For all that, Peau de Bete feels like a very polished, sophisticated, and purely classical olfactory interpretation of an S&M session. I made my mother — yes, my mother — sniff Peau de Bete for the simple reason that she is my barometer for all things animalic in fragrance. She not only taught me about haute perfumery as a young child but, more importantly for our purposes here, she has never encountered a “skanky” fragrance that she thought was “filthy,” “too much,” or unappealing. Not once. Not ever. Not Salome, Maai, MKK, Montecristo, Hard Leather, Roja Dove’s original NuWa, vintage Femme, or anything else for that matter. To her, these aren’t “dirty” or “raunchy” fragrances at all but, rather, the norm and “the way fragrances are meant to be.” (For her, it is modern gourmands that are beyond all comprehension. “Who wants to smell of food?!”) So, it should tell you something that this grande dame and classicist took one sniff of Peau de Bete and did an immediate double take, her head whipping around for a second try. “That’s wonderful,” she sighed happily. Then, she gave it her highest accolade — “That’s the way perfumes used to be” — followed by the automatic second question that arises whenever she loves something enough to consider buying it for herself: “How is the projection or sillage?”
This is where Peau de Bete falls short for my personal preferences (and hers), but, let’s face it, it’s completely unfair to level any sillage criticism at a scent that explicitly warns you ahead of time that it’s an “Eau de Peau.” With my standard baseline quantity of a 2-spray equivalent, the fragrance was rich and bold in aroma up close, but light in weight and projection, turning into an airy cloud at the 30-minute mark and then into a fine mist at the end of the first hour. The vaporous ribbons not only lost all body but half of their projection at that time as well, hovering an inch above the skin. The sillage was better, comparatively speaking, at roughly 2-3 inches in the opening moments, but it dropped at the 90-minute mark, then precipitously so at the end of the 2nd hour to lie close to the skin, as intimate in reach as it had become in olfaction.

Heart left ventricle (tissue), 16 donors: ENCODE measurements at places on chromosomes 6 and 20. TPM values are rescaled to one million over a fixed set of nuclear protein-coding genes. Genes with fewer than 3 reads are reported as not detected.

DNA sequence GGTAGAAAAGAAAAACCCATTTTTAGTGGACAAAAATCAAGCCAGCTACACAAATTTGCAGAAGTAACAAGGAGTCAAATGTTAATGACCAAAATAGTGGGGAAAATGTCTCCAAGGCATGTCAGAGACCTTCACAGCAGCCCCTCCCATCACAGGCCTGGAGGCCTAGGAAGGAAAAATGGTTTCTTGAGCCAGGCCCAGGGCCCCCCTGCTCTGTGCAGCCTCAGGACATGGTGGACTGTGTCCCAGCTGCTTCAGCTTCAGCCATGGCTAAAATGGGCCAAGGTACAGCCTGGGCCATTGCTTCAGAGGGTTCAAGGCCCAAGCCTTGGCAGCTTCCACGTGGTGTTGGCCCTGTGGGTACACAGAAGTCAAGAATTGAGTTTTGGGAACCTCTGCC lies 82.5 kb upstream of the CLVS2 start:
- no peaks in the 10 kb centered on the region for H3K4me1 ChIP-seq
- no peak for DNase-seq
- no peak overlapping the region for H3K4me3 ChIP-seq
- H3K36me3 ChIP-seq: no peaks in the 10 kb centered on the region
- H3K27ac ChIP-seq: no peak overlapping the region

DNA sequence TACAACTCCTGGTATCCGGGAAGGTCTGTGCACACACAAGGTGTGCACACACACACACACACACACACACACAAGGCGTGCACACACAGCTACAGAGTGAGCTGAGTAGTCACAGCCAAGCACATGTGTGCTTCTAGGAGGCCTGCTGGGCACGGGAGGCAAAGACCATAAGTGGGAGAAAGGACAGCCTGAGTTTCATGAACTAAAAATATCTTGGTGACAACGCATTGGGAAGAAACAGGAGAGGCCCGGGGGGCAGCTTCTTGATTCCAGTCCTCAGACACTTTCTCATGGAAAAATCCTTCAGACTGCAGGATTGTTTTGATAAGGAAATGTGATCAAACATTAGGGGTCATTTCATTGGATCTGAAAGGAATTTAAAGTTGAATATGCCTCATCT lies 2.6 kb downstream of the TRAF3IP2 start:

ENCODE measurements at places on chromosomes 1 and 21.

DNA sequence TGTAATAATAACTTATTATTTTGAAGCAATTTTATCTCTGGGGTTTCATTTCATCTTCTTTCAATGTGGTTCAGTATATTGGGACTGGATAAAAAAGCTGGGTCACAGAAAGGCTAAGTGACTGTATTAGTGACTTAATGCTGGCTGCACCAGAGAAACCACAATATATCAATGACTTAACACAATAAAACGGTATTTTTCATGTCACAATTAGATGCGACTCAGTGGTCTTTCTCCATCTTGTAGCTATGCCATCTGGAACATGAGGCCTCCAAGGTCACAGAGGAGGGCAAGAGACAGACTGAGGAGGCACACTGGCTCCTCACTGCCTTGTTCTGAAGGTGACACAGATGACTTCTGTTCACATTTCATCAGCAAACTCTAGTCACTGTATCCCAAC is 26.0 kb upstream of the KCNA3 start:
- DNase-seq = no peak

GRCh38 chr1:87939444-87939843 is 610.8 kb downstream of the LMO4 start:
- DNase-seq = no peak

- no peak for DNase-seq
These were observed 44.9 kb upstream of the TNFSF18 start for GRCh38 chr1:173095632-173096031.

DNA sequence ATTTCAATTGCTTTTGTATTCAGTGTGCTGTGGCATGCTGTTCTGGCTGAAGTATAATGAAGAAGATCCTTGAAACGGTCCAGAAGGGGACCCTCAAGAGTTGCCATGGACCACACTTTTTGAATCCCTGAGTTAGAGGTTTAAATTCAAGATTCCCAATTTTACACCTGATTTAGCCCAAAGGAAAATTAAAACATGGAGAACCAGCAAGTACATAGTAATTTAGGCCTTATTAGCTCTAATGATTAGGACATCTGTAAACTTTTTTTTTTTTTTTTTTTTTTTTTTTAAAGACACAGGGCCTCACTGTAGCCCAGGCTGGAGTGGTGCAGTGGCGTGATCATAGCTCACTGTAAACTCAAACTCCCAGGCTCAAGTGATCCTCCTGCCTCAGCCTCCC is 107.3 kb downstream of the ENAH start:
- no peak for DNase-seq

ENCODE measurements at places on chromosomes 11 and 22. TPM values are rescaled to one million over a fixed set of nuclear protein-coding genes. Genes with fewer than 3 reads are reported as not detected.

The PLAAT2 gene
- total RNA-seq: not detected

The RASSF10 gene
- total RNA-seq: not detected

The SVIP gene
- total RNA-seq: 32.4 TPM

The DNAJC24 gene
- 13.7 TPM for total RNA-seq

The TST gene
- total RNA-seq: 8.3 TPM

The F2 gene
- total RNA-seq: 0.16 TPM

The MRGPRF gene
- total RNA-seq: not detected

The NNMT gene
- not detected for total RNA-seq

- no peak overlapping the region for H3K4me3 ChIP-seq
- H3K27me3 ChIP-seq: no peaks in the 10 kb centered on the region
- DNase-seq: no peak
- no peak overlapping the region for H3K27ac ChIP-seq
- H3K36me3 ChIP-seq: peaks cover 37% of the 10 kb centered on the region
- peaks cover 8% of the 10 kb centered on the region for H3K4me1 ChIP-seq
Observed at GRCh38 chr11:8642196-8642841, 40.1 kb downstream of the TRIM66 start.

In terms of precise olfactory development, Peau de Bete doesn’t change dramatically except, as mentioned earlier, in its nuances. Roughly 40-45 minutes in, the dirty musk turns a little sharp, feeling slightly high-pitched rather than rounded or smooth. I don’t know if any macrocyclic musks like Muscone or Muscenone have been used, but it wouldn’t surprise me if they had. Regardless, the note softens about 1.75 hours. Not long after, the fragrance’s focus shifts slightly as Peau de Bete becomes more urinous and more sexual in bent with the civet, cumin, castoreum and amber musks surging to the forefront, pushing the woods and their barbecue smoke to the sidelines. This essentially marks a transition phase where Peau de Bete moves from a land-based olfactory animalic accord (horses, earth, grasses, woods) to a human skin one that is sexual in scent, skin-like in textural feel, and skin-like also in sillage as well. Basically, sex skin and sweaty balls.
That’s it really it for the rest of Peau de Bete’s development. In its late stage, there is a soft, spicy sweetness to the dirty muskiness that is really delightful. There is also a sort of golden feel to the notes, a velvety softness that, once in a blue moon, hints at traces of salt on heated skin, but it’s a subtle suggestion more than a concrete, distinct, and powerful Ambrarome note. For the most part, Peau de Bete’s final hours really consist of an incredibly sexy muskiness that is heated, quietly spiced, and wholly suggestive of post-sex skin.